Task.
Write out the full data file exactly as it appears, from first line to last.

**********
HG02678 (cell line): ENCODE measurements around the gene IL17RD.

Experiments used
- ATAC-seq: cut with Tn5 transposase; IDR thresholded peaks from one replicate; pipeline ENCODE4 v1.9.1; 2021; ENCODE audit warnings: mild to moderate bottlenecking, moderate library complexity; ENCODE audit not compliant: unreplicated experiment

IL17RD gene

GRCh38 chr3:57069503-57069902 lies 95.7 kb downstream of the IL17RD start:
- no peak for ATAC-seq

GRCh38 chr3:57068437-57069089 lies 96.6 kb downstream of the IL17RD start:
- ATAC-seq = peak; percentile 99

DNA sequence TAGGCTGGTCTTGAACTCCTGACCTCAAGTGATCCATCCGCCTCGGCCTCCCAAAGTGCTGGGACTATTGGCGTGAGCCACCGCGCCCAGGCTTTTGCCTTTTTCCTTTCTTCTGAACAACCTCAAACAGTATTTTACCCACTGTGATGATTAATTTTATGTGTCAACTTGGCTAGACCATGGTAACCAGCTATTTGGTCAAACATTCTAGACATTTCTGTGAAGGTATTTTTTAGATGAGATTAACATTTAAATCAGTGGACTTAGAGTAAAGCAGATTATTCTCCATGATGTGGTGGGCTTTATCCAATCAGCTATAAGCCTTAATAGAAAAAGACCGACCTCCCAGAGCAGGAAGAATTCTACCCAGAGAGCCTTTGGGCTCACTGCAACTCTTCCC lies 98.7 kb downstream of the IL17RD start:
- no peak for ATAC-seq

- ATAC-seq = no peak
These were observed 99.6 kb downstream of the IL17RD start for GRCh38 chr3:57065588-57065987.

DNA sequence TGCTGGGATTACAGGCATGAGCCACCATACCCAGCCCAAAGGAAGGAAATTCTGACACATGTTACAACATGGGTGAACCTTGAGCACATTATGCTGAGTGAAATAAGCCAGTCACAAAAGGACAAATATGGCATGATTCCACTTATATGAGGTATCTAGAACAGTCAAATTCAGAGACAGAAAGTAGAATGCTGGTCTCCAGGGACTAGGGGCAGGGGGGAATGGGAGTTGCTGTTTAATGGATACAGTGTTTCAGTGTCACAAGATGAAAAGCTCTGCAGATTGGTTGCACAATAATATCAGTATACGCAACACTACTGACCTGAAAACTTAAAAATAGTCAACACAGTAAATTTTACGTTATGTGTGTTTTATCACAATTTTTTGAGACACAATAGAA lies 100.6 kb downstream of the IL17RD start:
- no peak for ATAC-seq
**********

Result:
HG02678 (cell line): ENCODE measurements around the gene IL17RD.

Experiments used
- ATAC-seq: cut with Tn5 transposase; IDR thresholded peaks from one replicate; pipeline ENCODE4 v1.9.1; 2021; ENCODE audit warnings: mild to moderate bottlenecking, moderate library complexity; ENCODE audit not compliant: unreplicated experiment

IL17RD gene

GRCh38 chr3:57069503-57069902 lies 95.7 kb downstream of the IL17RD start:
- no peak for ATAC-seq

GRCh38 chr3:57068437-57069089 lies 96.6 kb downstream of the IL17RD start:
- ATAC-seq = peak; percentile 99

DNA sequence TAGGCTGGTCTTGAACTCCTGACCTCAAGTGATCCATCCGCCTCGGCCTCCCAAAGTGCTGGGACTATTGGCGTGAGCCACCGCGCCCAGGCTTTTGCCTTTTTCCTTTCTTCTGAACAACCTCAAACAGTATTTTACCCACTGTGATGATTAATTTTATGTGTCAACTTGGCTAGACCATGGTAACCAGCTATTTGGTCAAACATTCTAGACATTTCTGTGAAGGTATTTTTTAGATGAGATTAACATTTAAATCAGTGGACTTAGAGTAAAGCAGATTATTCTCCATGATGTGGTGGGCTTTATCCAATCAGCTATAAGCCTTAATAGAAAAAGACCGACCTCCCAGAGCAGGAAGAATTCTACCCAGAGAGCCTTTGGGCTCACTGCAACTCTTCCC lies 98.7 kb downstream of the IL17RD start:
- no peak for ATAC-seq

- ATAC-seq = no peak
These were observed 99.6 kb downstream of the IL17RD start for GRCh38 chr3:57065588-57065987.

DNA sequence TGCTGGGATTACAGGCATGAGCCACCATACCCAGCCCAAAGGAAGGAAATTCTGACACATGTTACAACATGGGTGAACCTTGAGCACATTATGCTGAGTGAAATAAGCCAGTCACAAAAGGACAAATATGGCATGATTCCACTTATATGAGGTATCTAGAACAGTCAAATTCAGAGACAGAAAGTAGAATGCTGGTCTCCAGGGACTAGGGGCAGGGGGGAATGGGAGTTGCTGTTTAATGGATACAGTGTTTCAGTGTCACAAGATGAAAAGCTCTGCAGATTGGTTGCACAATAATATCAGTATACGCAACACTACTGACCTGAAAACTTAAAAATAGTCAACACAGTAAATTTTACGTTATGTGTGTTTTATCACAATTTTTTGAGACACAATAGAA lies 100.6 kb downstream of the IL17RD start:
- no peak for ATAC-seq